OASIS Mailing List ArchivesView the OASIS mailing list archive below
or browse/search using MarkMail.


Help: OASIS Mailing Lists Help | MarkMail Help



   RE: [xml-dev] The privilege of XML parsing - Data types,binary XM

[ Lists Home | Date Index | Thread Index ]

Precisely, and it behooves the programmer to find 
out what contracts will be in effect over a given 
documented transaction.  In some cases, the bits 
on the wire are not author-driven or consumer-driven. 
They are the document-in-transit and may be controlled 
by a schema for that only.  When authored, they are 
authored to the local system requirements, may be 
transformed for the in-transit document, and then 
may be transformed again for the consumer's requirements.
This is one reason for pipelined processes and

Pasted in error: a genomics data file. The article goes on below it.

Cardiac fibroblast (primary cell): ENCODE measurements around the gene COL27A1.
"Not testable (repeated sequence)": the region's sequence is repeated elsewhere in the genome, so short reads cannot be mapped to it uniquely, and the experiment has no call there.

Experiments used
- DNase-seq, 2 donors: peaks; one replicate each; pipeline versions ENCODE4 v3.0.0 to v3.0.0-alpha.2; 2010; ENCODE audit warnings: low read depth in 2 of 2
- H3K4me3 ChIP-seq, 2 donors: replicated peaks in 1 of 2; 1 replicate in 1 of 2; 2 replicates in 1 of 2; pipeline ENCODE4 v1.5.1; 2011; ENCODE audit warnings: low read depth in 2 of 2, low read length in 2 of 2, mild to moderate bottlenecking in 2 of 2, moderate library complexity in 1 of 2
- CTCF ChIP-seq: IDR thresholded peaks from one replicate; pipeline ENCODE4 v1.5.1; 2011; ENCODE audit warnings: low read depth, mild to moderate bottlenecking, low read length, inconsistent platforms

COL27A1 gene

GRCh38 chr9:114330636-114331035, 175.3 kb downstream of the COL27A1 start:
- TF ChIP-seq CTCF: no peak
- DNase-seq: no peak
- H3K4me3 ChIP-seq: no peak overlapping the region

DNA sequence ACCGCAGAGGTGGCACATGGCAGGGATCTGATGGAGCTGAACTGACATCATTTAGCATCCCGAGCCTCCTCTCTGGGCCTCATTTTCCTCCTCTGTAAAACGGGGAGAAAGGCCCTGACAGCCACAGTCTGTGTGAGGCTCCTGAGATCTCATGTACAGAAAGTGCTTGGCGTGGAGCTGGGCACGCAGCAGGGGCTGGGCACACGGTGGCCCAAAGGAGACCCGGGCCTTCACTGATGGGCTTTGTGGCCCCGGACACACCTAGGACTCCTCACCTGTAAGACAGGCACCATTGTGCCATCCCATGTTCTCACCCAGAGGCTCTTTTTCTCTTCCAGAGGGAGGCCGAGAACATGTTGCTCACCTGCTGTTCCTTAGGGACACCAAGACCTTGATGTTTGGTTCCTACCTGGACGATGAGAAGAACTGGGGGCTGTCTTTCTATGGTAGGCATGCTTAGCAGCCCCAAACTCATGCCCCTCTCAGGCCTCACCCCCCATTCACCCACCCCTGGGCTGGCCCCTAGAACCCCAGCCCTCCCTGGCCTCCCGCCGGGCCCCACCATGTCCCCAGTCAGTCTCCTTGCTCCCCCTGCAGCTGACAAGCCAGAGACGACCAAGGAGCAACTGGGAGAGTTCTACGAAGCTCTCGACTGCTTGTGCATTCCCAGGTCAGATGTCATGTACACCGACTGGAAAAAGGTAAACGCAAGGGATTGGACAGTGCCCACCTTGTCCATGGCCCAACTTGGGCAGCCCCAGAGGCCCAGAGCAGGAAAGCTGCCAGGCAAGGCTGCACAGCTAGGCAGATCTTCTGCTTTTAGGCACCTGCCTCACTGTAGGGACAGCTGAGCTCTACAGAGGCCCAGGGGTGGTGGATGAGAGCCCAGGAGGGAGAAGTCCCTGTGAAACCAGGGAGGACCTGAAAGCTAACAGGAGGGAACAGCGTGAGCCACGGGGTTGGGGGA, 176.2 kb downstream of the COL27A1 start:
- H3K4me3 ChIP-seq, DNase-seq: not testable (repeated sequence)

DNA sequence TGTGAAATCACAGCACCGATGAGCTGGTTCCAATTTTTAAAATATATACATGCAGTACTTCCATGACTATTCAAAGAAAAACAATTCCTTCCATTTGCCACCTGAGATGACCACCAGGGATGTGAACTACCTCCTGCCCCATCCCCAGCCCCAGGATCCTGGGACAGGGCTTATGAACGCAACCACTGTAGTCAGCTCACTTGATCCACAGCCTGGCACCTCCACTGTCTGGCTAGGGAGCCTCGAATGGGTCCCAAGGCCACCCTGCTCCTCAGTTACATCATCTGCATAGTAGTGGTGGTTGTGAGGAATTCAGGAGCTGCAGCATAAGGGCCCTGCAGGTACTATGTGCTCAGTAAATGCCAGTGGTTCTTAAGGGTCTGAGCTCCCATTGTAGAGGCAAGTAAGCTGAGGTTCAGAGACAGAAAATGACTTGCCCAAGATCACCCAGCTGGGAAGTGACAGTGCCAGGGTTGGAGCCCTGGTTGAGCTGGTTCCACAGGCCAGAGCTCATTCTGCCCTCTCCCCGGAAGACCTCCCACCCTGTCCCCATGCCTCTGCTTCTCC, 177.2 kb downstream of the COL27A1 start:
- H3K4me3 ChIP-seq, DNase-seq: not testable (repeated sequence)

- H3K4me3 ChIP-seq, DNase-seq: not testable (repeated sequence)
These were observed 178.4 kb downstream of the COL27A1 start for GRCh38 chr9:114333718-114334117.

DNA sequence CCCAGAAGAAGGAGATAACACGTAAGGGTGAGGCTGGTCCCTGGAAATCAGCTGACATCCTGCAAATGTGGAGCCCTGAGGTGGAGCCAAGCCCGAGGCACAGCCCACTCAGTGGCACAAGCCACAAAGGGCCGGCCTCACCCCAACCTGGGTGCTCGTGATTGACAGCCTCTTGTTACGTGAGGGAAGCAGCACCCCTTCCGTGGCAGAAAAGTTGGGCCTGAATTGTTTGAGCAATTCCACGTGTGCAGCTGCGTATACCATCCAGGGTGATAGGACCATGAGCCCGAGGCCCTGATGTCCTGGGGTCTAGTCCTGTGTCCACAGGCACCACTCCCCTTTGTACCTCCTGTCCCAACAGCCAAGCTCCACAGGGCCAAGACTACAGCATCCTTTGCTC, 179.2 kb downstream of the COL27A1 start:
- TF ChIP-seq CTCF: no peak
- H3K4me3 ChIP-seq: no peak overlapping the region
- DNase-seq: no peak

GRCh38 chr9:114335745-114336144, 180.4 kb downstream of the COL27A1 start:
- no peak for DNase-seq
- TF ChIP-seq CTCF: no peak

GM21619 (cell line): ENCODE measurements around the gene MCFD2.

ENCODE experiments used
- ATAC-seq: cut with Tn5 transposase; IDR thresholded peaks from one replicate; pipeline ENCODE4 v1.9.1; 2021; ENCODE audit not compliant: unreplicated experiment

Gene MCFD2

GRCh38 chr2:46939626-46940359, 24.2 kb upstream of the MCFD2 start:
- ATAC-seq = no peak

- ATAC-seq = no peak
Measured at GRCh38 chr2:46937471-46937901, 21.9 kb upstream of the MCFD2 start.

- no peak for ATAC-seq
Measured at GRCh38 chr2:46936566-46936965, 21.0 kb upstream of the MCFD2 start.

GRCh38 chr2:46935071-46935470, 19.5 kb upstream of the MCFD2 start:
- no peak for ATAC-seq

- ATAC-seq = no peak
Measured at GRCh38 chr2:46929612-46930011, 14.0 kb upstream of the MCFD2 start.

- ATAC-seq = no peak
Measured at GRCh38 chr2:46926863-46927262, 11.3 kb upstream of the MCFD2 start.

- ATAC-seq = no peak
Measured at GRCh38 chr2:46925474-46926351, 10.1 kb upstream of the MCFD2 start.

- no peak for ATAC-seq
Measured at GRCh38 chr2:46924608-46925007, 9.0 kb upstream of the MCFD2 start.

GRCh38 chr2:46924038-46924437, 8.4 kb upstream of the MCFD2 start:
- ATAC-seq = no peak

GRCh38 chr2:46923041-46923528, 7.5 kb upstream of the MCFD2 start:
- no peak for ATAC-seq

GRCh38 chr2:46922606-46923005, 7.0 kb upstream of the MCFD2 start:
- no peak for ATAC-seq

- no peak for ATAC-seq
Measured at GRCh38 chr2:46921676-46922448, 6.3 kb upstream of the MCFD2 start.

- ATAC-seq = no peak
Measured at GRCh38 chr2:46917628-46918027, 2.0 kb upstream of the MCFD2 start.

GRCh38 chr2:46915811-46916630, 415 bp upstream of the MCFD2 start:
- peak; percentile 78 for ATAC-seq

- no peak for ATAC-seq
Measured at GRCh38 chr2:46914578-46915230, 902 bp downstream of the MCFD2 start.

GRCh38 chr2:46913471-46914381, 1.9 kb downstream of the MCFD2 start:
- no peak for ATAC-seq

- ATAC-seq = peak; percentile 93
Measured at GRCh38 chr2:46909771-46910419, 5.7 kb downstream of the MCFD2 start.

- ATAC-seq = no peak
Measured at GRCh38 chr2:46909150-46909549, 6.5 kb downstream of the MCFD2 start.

In short, it may not be the case that one schema rules 
all aspects of the information lifecycle.  In my 
experience, that is seldom the case where there 
are several parties using that information.  Of course, 
that raises the stakes for PSVI systems and users 
to be sure that data meets expectations.  Processors 
that silently alter these can cause trouble.


From: John Cowan [mailto:jcowan@reutershealth.com]

Jeff Lowery scripsit:

> A schema defines the intent of the author.  If is so happens to coincide
> with the intent of the consumer, all the merrier.

Not necessarily.  A schema may also indicate the requirements of the
consumer, to which the author must conform or else.  Consider who is
the schema creator, and who is the author, the next time you fill out
some bureaucratic form or other.


News | XML in Industry | Calendar | XML Registry
Marketplace | Resources | MyXML.org | Sponsors | Privacy Statement

Copyright 2001 XML.org. This site is hosted by OASIS